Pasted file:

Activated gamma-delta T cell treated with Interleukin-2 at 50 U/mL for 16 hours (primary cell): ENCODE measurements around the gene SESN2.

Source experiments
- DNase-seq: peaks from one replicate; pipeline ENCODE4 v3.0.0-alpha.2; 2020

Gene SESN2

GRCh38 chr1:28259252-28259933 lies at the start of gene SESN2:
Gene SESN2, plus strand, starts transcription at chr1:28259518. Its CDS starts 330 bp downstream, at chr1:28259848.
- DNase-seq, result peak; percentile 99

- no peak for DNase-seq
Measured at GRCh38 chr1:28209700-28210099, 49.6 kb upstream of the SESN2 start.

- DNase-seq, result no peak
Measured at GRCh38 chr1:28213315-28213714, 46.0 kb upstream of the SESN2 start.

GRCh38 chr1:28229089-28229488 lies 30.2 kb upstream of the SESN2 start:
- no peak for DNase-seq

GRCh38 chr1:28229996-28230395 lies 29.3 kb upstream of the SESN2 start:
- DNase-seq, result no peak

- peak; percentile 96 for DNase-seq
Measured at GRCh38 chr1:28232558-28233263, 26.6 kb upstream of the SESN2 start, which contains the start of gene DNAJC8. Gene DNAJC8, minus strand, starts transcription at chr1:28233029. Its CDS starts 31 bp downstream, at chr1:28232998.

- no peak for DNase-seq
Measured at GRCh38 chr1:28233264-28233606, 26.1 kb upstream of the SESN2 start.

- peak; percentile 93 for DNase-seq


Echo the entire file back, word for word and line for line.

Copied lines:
Activated gamma-delta T cell treated with Interleukin-2 at 50 U/mL for 16 hours (primary cell): ENCODE measurements around the gene SESN2.

Source experiments
- DNase-seq: peaks from one replicate; pipeline ENCODE4 v3.0.0-alpha.2; 2020

Gene SESN2

GRCh38 chr1:28259252-28259933 lies at the start of gene SESN2:
Gene SESN2, plus strand, starts transcription at chr1:28259518. Its CDS starts 330 bp downstream, at chr1:28259848.
- DNase-seq, result peak; percentile 99

- no peak for DNase-seq
Measured at GRCh38 chr1:28209700-28210099, 49.6 kb upstream of the SESN2 start.

- DNase-seq, result no peak
Measured at GRCh38 chr1:28213315-28213714, 46.0 kb upstream of the SESN2 start.

GRCh38 chr1:28229089-28229488 lies 30.2 kb upstream of the SESN2 start:
- no peak for DNase-seq

GRCh38 chr1:28229996-28230395 lies 29.3 kb upstream of the SESN2 start:
- DNase-seq, result no peak

- peak; percentile 96 for DNase-seq
Measured at GRCh38 chr1:28232558-28233263, 26.6 kb upstream of the SESN2 start, which contains the start of gene DNAJC8. Gene DNAJC8, minus strand, starts transcription at chr1:28233029. Its CDS starts 31 bp downstream, at chr1:28232998.

- no peak for DNase-seq
Measured at GRCh38 chr1:28233264-28233606, 26.1 kb upstream of the SESN2 start.

- peak; percentile 93 for DNase-seq